This summer, reporting based on documents disclosed by Edward Snowden gave an indication of the extent of German cooperation with NSA surveillance. In particular, Der Spiegel’s reporting drew attention to the involvement of Germany’s BND in the NSA’s corporate partnerships and the agencies’ jointly staffed projects based at Bad Aibling in Bavaria.
Switzerland’s Attorney General has raised the possibility that Edward Snowden could testify about NSA surveillance in Switzerland – and apply for asylum there – without fear of onward extradition to the United States.
The written legal opinion, seen by Swiss newspapers le Matin Dimanche and Sonntags Zeitung, states there is no legal impediment to Mr Snowden being granted Swiss asylum but leaves open the possibility of “higher state obligations” taking priority. While those “higher state obligations” are left undefined, this is – on the face of it – a rather more positive response than inquiries seeking Mr Snowden’s participation in person have received elsewhere.
Edward Snowden’s three-year Russian residency permit allows him to travel abroad for periods of up to three months. This new possibility has reopened debate on a topic that the German government has gone to some lengths to keep closed: could Edward Snowden come to Berlin to testify to the Bundestag inquiry?
In an interview published on Tuesday by the German press agency dpa, Germany’s Justice Minister Heiko Maas suggested that Edward Snowden’s best option would be to return to the US to face trial:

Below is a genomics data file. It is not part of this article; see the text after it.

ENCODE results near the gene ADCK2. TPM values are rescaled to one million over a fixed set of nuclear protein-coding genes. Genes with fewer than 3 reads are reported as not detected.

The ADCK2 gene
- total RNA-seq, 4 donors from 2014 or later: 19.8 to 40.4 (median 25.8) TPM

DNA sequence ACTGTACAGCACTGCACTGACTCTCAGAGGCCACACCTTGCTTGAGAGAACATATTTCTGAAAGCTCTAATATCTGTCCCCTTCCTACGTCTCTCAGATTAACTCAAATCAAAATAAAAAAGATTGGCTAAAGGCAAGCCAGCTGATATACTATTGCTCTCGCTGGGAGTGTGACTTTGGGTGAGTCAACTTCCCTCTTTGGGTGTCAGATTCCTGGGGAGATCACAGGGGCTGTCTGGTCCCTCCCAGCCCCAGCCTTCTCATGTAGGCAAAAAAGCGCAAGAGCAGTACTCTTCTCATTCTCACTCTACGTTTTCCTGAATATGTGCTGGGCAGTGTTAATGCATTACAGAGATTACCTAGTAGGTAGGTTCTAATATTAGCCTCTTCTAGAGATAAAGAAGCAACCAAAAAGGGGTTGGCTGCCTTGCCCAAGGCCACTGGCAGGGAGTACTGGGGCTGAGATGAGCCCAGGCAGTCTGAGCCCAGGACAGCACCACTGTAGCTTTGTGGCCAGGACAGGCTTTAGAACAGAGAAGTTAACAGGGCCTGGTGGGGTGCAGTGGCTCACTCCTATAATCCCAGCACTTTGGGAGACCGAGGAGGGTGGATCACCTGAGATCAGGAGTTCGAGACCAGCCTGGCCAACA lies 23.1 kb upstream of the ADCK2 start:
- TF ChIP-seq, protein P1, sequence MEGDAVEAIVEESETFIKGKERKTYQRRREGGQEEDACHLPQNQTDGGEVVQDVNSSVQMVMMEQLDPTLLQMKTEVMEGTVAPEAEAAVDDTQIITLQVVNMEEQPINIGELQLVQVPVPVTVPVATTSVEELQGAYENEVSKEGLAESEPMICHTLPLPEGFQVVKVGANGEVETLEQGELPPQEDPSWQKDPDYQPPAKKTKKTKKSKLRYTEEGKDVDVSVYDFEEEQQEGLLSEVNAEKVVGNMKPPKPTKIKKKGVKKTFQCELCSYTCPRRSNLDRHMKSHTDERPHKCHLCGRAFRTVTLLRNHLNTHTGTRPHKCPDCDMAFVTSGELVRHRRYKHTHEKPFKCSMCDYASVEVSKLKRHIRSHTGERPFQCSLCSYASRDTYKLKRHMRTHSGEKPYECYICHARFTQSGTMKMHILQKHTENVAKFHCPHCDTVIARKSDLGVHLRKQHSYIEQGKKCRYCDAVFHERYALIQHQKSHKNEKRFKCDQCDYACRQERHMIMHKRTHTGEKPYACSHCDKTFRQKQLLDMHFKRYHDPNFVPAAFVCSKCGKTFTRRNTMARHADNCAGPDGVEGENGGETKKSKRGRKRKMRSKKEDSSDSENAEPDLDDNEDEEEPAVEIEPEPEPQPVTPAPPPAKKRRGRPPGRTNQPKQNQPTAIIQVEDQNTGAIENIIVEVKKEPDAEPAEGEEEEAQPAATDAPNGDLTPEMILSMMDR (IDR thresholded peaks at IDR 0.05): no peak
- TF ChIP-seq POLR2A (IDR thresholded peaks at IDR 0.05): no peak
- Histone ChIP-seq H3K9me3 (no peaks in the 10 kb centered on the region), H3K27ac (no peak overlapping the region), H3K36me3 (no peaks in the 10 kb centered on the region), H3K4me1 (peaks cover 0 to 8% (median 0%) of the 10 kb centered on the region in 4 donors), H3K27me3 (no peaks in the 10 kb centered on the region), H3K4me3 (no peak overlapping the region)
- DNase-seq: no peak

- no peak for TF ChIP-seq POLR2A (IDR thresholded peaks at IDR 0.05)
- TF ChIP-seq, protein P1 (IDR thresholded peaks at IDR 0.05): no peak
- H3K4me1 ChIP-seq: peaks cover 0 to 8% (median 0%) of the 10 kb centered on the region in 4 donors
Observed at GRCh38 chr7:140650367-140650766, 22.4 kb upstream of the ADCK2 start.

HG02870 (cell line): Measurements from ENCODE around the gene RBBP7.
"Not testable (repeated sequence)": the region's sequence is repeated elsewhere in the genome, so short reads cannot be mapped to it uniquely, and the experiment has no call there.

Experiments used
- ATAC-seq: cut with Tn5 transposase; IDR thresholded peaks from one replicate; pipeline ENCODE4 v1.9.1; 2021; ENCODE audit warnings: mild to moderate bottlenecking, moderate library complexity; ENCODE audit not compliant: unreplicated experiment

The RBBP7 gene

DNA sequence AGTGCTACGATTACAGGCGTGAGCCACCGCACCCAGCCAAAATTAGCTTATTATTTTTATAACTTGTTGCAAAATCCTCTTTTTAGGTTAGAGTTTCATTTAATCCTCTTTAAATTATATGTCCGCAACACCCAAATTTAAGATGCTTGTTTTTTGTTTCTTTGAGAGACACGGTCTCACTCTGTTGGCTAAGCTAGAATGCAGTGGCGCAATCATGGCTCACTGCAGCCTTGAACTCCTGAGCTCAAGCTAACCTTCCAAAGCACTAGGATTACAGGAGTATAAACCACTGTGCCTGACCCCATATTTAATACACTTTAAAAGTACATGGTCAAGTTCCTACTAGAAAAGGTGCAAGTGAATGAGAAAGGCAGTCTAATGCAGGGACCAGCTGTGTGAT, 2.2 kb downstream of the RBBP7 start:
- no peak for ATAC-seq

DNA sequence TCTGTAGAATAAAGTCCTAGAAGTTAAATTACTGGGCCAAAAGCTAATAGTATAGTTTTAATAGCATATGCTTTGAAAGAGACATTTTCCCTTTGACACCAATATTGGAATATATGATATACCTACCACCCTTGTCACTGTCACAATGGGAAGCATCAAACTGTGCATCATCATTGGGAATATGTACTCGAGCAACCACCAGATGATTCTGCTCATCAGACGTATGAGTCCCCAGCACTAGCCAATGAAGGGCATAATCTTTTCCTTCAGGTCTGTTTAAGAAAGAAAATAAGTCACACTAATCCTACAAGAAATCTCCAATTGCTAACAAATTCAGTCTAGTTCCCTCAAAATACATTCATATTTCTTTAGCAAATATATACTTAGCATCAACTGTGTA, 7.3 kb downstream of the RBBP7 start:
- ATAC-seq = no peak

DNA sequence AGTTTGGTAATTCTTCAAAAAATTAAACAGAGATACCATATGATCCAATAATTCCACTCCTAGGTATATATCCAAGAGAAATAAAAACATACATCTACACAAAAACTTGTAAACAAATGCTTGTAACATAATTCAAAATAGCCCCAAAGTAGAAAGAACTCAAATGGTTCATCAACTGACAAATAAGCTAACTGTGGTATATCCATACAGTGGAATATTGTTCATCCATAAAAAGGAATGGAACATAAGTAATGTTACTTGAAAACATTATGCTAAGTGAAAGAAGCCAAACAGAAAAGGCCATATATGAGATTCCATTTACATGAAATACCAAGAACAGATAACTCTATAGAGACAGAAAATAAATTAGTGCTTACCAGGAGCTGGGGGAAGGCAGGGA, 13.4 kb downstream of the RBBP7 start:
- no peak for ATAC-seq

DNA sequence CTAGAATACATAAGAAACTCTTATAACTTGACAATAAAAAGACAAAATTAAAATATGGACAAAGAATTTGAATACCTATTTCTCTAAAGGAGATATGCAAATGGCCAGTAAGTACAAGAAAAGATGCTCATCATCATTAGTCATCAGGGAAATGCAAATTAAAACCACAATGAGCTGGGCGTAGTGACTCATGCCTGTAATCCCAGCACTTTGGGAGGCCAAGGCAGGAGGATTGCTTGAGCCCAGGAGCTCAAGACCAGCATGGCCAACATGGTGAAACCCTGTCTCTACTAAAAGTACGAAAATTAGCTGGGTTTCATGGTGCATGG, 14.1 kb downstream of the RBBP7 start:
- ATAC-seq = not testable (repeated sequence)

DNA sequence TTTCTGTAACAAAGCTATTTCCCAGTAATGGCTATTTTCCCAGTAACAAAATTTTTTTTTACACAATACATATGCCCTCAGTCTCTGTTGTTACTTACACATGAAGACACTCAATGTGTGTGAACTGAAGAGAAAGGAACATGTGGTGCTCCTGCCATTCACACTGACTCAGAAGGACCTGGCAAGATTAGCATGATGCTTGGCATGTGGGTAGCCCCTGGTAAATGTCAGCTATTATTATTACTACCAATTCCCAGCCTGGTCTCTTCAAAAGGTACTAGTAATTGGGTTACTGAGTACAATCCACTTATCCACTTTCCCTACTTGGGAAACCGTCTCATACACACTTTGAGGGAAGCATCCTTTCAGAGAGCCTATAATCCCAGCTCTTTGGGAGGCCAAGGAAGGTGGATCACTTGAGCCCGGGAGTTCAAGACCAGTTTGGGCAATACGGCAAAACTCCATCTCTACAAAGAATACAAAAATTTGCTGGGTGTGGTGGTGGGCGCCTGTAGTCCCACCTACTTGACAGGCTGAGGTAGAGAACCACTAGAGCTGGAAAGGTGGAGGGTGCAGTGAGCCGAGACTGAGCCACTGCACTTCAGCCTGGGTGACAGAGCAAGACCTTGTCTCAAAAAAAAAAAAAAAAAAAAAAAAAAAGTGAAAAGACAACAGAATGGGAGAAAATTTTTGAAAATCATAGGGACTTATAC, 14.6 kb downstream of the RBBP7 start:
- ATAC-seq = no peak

He is only in his early thirties and would definitely not want to spend the rest of his life being chased around the world or applying for one asylum after another.
Maas’ statement has been roundly criticised in Germany, where a majority of the population is in favour of granting Edward Snowden asylum. Opposition politicians, who are trying to arrange for Edward Snowden to testify to the ongoing Bundestag Committee of Inquiry into surveillance, have deemed Maas’ intervention as “cynical.” The German government has gone to considerable lengths to frustrate the desire of the Bundestag committee to receive Edward Snowden as a witness and the matter is likely to be challenged in Germany’s constitutional court.
Germany’s committee of inquiry into surveillance of German citizens by the NSA and its partners has held its first hearing today in Berlin. Proceedings are being broadcast live on the internet, with a time-lag.
Following months of negotiations, Germany’s four major parties unanimously approved a parliamentary inquiry into surveillance in March. The Snowden revelations have proven particularly resonant in Germany, where there have been repeated demands for the public prosecutor’s office to look into allegations of surveillance on German citizens, including the Chancellor Angela Merkel, and the possible complicity of the German intelligence service, the BND.
StopWatchingUs Cologne are organising a protest against mass surveillance at Heumarkt, starting at 2pm on 12 April 2014. Among the group’s demands are for the German government to offer asylum to Edward Snowden, who may be invited to give testimony to the Bundestag inquiry into mass surveillance starting that month.